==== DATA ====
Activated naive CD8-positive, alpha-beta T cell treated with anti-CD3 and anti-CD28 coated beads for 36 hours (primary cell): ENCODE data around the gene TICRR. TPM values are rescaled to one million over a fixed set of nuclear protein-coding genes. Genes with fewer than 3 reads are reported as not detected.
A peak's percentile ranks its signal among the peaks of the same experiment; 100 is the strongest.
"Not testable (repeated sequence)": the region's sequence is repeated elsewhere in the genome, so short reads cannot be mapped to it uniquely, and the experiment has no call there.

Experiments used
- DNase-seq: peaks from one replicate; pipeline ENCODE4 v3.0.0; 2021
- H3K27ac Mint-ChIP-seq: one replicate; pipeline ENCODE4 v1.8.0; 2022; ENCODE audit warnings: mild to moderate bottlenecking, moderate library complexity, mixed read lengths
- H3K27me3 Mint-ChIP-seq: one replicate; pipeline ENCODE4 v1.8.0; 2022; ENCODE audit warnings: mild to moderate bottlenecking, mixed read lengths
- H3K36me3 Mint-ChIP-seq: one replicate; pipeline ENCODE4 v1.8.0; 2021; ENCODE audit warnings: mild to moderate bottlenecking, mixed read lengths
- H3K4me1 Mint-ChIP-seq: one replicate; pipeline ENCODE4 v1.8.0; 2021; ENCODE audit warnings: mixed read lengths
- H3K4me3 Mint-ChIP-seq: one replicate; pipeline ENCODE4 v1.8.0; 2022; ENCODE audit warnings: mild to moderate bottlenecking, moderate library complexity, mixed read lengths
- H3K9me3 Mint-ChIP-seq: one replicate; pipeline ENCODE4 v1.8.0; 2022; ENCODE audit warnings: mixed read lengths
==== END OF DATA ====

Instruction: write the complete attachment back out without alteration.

Activated naive CD8-positive, alpha-beta T cell treated with anti-CD3 and anti-CD28 coated beads for 36 hours (primary cell): ENCODE data around the gene TICRR. TPM values are rescaled to one million over a fixed set of nuclear protein-coding genes. Genes with fewer than 3 reads are reported as not detected.
A peak's percentile ranks its signal among the peaks of the same experiment; 100 is the strongest.
"Not testable (repeated sequence)": the region's sequence is repeated elsewhere in the genome, so short reads cannot be mapped to it uniquely, and the experiment has no call there.

Experiments used
- DNase-seq: peaks from one replicate; pipeline ENCODE4 v3.0.0; 2021
- H3K27ac Mint-ChIP-seq: one replicate; pipeline ENCODE4 v1.8.0; 2022; ENCODE audit warnings: mild to moderate bottlenecking, moderate library complexity, mixed read lengths
- H3K27me3 Mint-ChIP-seq: one replicate; pipeline ENCODE4 v1.8.0; 2022; ENCODE audit warnings: mild to moderate bottlenecking, mixed read lengths
- H3K36me3 Mint-ChIP-seq: one replicate; pipeline ENCODE4 v1.8.0; 2021; ENCODE audit warnings: mild to moderate bottlenecking, mixed read lengths
- H3K4me1 Mint-ChIP-seq: one replicate; pipeline ENCODE4 v1.8.0; 2021; ENCODE audit warnings: mixed read lengths
- H3K4me3 Mint-ChIP-seq: one replicate; pipeline ENCODE4 v1.8.0; 2022; ENCODE audit warnings: mild to moderate bottlenecking, moderate library complexity, mixed read lengths
- H3K9me3 Mint-ChIP-seq: one replicate; pipeline ENCODE4 v1.8.0; 2022; ENCODE audit warnings: mixed read lengths